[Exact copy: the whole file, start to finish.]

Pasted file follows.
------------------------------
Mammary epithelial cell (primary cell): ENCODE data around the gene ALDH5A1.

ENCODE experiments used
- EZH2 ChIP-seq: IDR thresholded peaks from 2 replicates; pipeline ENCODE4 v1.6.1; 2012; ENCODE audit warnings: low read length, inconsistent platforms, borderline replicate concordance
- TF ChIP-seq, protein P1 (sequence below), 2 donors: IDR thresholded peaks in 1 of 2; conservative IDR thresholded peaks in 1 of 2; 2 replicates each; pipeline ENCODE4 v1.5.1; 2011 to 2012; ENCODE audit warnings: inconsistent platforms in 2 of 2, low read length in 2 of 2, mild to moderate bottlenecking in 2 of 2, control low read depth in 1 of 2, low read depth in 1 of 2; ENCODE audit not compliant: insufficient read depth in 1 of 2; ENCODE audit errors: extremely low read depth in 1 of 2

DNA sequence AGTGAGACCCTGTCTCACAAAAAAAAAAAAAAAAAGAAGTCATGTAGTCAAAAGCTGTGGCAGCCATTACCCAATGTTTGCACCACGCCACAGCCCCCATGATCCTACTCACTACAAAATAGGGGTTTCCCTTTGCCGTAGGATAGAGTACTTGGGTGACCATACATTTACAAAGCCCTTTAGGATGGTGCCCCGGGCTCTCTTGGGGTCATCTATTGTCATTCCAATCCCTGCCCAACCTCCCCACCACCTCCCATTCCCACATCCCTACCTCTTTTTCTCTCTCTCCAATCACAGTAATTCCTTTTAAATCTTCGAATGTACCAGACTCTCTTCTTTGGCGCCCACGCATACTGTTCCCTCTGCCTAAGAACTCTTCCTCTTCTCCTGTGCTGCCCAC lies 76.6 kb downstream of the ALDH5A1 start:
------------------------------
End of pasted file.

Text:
Mammary epithelial cell (primary cell): ENCODE data around the gene ALDH5A1.

ENCODE experiments used
- EZH2 ChIP-seq: IDR thresholded peaks from 2 replicates; pipeline ENCODE4 v1.6.1; 2012; ENCODE audit warnings: low read length, inconsistent platforms, borderline replicate concordance
- TF ChIP-seq, protein P1 (sequence below), 2 donors: IDR thresholded peaks in 1 of 2; conservative IDR thresholded peaks in 1 of 2; 2 replicates each; pipeline ENCODE4 v1.5.1; 2011 to 2012; ENCODE audit warnings: inconsistent platforms in 2 of 2, low read length in 2 of 2, mild to moderate bottlenecking in 2 of 2, control low read depth in 1 of 2, low read depth in 1 of 2; ENCODE audit not compliant: insufficient read depth in 1 of 2; ENCODE audit errors: extremely low read depth in 1 of 2

DNA sequence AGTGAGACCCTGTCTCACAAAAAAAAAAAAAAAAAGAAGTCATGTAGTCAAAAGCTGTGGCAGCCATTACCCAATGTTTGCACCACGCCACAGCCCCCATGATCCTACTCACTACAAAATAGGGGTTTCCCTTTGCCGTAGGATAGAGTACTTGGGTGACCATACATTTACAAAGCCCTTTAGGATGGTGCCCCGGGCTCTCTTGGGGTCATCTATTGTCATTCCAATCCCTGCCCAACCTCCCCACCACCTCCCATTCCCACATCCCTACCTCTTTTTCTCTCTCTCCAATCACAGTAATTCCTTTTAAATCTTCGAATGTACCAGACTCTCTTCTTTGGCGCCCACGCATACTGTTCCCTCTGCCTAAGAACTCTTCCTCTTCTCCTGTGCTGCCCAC lies 76.6 kb downstream of the ALDH5A1 start: